Ian’s Bird of the Week – Small Lifou White-eye

Ian’s Bird of the Week – Small Lifou White-eye (and random Sacred Kingfisher) ~ by Ian Montgomery

Newsletter – 8/27/15

I’m a night-owl, as you may know already, so here is a photo of a noteworthy event: boarding a flight to the Loyalty Islands in complete darkness at 6:00am at Magenta, the domestic airport in Noumea. The goal was to check out several endemic species of birds that occur on two of the Loyalty Islands, Lifou and Ouvéa. The Lifou endemics were supposed to be easy to find near the airport, so we spent a morning there looking for them on foot before flying on to Ouvéa where we had booked a rental car and accommodation for the night (more about Ouvéa next time).

Magenta, the domestic airport in Noumea by Ian

Magenta, the domestic airport in Noumea by Ian

The Loyalty Islands, part of the French Territory of New Caledonia, are supposedly named after an obscure whaling ship called Loyalty or Loyalist built in Nova Scotia in 1788 that is thought to have come across them in 1790. The first recorded Western contact was three years later when another whaler, the Britannia, found them on a voyage from Norfolk Island to Batavia. Melanesians settled the islands about 3000 years ago and the French annexed them in the mid-nineteenth century.

Map of Lifou - New Caledonia

Map of Lifou – New Caledonia

Lifou has two endemic White-eyes, cousins of the Silvereye which also occurs there. The endemic ones are called, accurately but unimaginatively, the Small and Large Lifou White-eyes. The small one we found without difficulty and it is indeed small with a length of 10-11cm/4-4-4.3in and weighting 7.5-9g/0.26-0.31g. Its diagnostic feature is the white flanks, most obvious in the third of its photos.

Small Lifou White-eye (Zosterops minutus) by Ian

We search quite hard but unsuccessfully for the Large Lifou White-eye. It’s very large for a White-eye (15cm/6in) making it even larger than the Giant White-eye (Megazosterops palauensis) of Palau. Interestingly both of these large species lack the white eye-rings that gives them, and the Silvereye, their common names. The Small Lifou White-eye feeds mainly on insects while the large one shows a preference for fruit. This specialisation in diet and divergence in size is to expected in similar species occupying the same habitat, but these two seem to have taken it to extremes.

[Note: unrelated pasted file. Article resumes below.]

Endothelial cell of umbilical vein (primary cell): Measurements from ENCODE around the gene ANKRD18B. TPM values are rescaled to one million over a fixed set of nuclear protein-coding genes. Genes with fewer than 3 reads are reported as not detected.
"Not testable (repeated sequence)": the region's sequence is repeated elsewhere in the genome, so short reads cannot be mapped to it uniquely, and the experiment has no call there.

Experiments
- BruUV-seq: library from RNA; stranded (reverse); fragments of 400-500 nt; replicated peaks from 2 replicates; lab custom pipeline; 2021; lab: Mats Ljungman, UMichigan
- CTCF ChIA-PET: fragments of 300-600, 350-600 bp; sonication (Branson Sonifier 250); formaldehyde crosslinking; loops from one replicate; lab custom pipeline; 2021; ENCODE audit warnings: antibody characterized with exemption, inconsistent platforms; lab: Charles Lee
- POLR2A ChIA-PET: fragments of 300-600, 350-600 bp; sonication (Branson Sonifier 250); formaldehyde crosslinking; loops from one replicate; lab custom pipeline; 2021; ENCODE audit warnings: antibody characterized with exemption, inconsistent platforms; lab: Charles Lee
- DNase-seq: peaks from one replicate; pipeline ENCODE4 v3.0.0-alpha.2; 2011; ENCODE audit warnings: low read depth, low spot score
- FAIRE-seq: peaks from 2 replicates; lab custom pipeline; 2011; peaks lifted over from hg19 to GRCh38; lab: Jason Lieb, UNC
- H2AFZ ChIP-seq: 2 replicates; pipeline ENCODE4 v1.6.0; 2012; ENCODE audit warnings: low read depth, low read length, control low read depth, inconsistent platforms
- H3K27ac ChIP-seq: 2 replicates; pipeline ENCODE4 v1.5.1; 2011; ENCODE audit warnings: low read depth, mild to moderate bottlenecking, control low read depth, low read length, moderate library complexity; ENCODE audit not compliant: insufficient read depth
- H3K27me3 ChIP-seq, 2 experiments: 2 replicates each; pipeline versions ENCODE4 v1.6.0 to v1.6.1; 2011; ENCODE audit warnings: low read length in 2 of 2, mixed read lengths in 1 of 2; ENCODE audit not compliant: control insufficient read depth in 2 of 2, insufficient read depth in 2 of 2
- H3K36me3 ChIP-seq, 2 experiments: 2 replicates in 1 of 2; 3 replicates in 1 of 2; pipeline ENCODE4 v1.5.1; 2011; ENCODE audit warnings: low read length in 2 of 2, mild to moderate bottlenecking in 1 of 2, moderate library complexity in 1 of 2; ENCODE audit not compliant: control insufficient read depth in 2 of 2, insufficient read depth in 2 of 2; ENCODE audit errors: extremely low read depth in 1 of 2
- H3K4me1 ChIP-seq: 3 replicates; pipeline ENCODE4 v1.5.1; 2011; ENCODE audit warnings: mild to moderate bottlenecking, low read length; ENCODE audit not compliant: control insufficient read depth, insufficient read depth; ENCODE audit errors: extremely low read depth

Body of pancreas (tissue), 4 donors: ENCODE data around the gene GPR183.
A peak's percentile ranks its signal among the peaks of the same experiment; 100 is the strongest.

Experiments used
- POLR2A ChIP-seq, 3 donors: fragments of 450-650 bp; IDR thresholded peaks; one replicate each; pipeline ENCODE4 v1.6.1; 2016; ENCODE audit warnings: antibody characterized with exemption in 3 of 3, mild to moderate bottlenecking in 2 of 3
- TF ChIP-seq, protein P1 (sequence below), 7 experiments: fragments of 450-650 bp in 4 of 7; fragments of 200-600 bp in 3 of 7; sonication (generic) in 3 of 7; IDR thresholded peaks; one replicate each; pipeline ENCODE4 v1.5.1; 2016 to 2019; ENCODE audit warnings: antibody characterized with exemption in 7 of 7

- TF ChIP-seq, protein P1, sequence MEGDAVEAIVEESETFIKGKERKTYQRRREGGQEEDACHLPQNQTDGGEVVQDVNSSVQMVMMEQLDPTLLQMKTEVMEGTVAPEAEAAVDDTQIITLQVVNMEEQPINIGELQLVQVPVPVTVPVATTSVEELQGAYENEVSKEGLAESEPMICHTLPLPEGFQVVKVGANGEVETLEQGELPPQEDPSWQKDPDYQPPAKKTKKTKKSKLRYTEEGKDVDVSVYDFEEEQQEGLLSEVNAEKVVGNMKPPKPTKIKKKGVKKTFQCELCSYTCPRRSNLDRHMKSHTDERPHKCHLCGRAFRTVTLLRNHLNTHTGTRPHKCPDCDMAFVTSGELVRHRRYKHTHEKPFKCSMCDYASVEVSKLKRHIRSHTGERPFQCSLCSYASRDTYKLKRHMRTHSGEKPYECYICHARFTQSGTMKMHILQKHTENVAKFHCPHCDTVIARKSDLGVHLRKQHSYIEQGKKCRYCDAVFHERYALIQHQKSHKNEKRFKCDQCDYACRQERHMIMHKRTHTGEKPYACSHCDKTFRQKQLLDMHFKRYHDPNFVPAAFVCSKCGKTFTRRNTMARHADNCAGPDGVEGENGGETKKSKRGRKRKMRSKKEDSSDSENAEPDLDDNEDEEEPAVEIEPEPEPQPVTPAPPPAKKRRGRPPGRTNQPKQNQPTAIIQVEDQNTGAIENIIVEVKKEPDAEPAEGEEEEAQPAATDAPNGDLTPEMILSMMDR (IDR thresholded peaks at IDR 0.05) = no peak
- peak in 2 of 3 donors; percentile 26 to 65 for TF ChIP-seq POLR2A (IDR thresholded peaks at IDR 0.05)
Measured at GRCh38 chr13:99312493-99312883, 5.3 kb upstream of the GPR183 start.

Small Lifou White-eye (Zosterops minutus) by Ian

The Small Lifou White-eye is close related to the slightly larger Green-backed White-eye (fourth White-eye photo). It occurs on the main island of Grande Terre, the Isle of Pines (south of Grande Terre) and on Maré southwest of Lifou. Meanwhile there are three local races of the Silvereye, one on Grande Terre and the Isle of Pines, another on Maré and Ouvéa and the third on Lifou.

Small Lifou White-eye (Zosterops minutus) by Ian

This complex pattern of colonisation and speciation is typical of members of the family, the Zosteropidae. This is a very successful Old World family with almost 100 species in Africa, Asia and Australasia. They seem to be experts at colonizing out of the way islands, occurring on many islands in the Indian and eastern Pacific Oceans, where they settle down and develop new races and species. White-eyes are very sociable, so it is easy to imagine flocks being blown around by storms or cyclones and making landfall in sufficient numbers to colonise new places.

Green-backed White-eye (Zosterops xanthochroa) by Ian

For the random bird of the week, here’s another species that is good at island hopping, the Sacred Kingfisher. Well known throughout all but the driest parts of mainland Australia it also occurs on some southwest Pacific islands including those of New Zealand and New Caledonia. It has one race on Grande Terre and the Isle of Pines and, you guessed it, another one on the Loyalty Islands, below. This race has very buff underparts and a shorter, slightly flattened bill.

Sacred Kingfisher (Todiramphus sanctus) by Ian

Finishing on a quite unrelated matter, you may have come across recent news, if you live in Australia, about the ultimate in elusive birds , the Night Parrot and the work that Steve Murphy has been doing since its rediscovery by John Young. Bush Heritage Australia is raising money to create a sanctuary to protect this population in southwest Queensland. I’ve already made my (modest) donation and I’d ask you to do so too using this link to make a very practical contribution (yours doesn’t need to be modest) to conserving a very special bird.

Greetings
Ian
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Ian Montgomery, Birdway Pty Ltd,
454 Forestry Road, Bluewater, Qld 4818
Tel 0411 602 737 ian@birdway.com.au
Bird Photos http://www.birdway.com.au/
Recorder Society http://www.nqrs.org.au


Lee’s Addition:

Do you not say, ‘There are still four months and then comes the harvest’? Behold, I say to you, lift up your eyes and look at the fields, for they are already white for harvest! (John 4:35 NKJV)

I love those EYES! Every since learning about the White-eyes, they have become one of my favorite species. Thanks, Ian for sharing these adorable birds with us. Kingfishers are also a favorite.

My problem is that when I use my “eyes” to view the Lord’s fantastic birds, how can I not have a problem figuring out which ones are my “most” favorites. I love all of the Lord’s Avian Wonders. I trust you do also.

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Ian’s Bird of the Week

Ian’s Birdway Zosteropidae Family

Zosteropidae – White-eyes

Wordless Birds

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